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Neighbors Collaborate for Stream Health

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Pilar (far right) explains and demonstrates the dissolved oxygen test.

Last week, the Osa Conservation Rios Saludables team joined four staff members from the Lapa Rios Ecolodge for their second monthly chemical and biological assessment of Rio Carbonero’s stream health. Pilar Bernal (Education Outreach Coordinator) led the chemical portion of the monitoring, walking us through testing water temperature, pH, dissolved oxygen, turbidity, conductivity, alkalinity, and nitrates. Julieta Chan, the Lapa Rios Ecolodge Experience Manager, took detailed notes and filmed most of the workshop. Jim Palmer, Science Education Director and photographer, also did not let any of these details escape. We love seeing their dedication to accurate aquatic testing! Accuracy in experimental nuances, such as adding reagent drops into a water sample or waiting for an alkalinity test strip reading, can directly affect the end results. Avoiding even the smallest mistakes ensures that our citizen-scientists are collecting trustworthy data to fill a baseline water quality database of streams in the Osa Peninsula.

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Nelson and Tabea read the pH measurement in order to determine the acidity of the stream.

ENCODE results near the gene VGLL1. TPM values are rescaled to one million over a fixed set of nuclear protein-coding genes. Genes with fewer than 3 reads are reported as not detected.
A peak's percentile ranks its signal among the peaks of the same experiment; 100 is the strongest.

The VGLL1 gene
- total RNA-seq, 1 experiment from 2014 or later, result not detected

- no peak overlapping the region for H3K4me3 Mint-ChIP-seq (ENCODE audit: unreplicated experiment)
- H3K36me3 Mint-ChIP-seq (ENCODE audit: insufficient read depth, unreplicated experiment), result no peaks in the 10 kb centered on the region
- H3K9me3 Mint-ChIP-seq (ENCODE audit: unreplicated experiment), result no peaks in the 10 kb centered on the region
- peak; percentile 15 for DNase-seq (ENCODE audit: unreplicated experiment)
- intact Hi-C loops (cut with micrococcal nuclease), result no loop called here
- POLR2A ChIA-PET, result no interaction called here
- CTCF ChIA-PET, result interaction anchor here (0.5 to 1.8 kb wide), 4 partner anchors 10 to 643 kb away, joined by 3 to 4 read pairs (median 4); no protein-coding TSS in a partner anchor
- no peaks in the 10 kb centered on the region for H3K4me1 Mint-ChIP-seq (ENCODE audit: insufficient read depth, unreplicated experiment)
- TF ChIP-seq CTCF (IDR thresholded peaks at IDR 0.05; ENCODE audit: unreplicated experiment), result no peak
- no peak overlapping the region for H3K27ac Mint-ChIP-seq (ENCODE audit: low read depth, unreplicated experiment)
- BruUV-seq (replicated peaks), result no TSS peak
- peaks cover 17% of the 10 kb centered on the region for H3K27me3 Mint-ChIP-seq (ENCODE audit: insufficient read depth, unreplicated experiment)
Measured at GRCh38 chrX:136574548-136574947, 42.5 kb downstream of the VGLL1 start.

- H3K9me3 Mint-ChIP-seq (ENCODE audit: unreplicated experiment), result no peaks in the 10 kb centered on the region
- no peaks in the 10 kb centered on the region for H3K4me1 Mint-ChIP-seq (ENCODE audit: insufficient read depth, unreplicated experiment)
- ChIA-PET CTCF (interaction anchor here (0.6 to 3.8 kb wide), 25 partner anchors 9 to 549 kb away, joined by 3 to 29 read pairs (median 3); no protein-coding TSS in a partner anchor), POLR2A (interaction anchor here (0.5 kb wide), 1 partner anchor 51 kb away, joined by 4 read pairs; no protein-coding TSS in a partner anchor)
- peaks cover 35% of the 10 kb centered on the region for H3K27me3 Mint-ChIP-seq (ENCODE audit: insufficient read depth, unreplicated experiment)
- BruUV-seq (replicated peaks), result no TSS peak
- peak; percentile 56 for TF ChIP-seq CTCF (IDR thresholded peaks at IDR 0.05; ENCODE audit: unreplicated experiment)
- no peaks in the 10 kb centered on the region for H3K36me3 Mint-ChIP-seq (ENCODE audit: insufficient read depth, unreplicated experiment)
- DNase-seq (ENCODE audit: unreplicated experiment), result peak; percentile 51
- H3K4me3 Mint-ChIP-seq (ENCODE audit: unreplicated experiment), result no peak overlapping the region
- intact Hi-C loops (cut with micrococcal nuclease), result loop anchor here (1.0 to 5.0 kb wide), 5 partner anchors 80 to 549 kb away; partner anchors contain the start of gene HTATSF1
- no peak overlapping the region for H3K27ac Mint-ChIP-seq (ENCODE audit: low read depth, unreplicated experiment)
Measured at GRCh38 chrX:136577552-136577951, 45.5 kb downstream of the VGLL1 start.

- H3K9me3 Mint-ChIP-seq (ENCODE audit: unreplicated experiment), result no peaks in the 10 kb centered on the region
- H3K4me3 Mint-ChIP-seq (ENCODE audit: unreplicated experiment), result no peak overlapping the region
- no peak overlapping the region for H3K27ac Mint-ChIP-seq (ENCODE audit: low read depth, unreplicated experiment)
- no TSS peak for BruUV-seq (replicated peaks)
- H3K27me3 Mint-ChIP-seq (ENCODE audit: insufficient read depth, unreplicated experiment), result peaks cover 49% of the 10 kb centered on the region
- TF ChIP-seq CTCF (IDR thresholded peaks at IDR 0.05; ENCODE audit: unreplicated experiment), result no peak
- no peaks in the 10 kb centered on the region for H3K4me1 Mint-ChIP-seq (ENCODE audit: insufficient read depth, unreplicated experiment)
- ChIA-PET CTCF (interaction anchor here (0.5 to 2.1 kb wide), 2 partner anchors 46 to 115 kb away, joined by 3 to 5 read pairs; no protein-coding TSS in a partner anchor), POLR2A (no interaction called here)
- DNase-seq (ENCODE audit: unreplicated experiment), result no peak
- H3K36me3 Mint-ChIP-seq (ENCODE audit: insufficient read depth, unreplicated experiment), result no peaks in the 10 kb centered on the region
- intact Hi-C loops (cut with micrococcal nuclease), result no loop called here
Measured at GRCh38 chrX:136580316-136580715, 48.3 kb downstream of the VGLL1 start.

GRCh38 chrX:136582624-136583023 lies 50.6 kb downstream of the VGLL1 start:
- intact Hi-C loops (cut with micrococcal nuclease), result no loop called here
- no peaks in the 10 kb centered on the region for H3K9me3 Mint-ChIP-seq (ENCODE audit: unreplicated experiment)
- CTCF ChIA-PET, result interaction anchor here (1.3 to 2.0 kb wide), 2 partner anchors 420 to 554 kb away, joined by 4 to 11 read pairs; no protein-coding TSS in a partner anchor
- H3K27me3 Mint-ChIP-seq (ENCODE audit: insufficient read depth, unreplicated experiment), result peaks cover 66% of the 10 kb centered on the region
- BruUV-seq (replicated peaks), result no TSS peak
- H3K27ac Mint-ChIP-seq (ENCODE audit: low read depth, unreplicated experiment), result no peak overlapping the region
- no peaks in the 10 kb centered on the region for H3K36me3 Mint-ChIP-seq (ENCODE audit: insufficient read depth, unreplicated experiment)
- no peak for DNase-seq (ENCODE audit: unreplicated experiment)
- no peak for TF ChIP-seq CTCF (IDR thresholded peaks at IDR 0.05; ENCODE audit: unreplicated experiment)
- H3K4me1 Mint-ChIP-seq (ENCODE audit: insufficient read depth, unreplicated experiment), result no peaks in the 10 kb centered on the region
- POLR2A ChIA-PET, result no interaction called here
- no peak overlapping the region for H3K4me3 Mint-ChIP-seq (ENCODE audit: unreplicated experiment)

Tabea Zimmermann (Research Field Assistant) led the crew through the biological assessment portion of stream monitoring. She explained how macro-invertebrates serve as bioindicators of stream health. Certain species are more sensitive to pollution than others, so a strong presence of sensitive species in a stream indicates clean water and an adequate macro-invertebrate habitat. Armed with scoop nets and forceps, each participant explored riffles, pools, and leaf packs in the bubbling stream in search of mayflies, caddisflies, stoneflies, dragonfly larvae, beetles, snails, and shrimp. After some time, a staff member exclaimed that he discovered a hellgrammite! Hellgrammites, commonly nicknamed “perros del agua” in Costa Rica, are top predators in stream ecosystems. Due to their avid hunting skills and carnivorous diet, their presence indicates that a stream contains sufficient prey for them to survive – in other words, there is a thriving food web that is able to sustain its top species! Everyone huddled around the container to witness the food web live at work: the hellgrammite was enjoying some easy snacking among the tiny shrimp and larvae we had collected. Good news for Rio Carbonera!

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The team looks for macro-invertebrates and stores them into ice cube trays for identification.

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No one hesitated to get wet and muddy while searching for macro-invertebrates along the stream bank

 

 

 

 

 

 

 

 

Julieta and her staff appreciated the second training and we are all excited to continue strengthening the Rios Saludables – Lapa Rios Ecolodge partnership. Moving forward, we hope to forge a future collaboration with the Rio Carbonera primary school so that Lapa Rios staff and local students can learn about and monitor the stream together in their shared backyard. Possibilities abound and the Rios Saludables crew look forward to engaging our local community towards appreciating and protecting the Osa’s vital aquatic resources and ecosystems.

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This group is ready to lead other Lapa Rios staff members through visual, chemical, and biological monitoring protocols. Let’s spread the skills and excitement for protecting a local stream!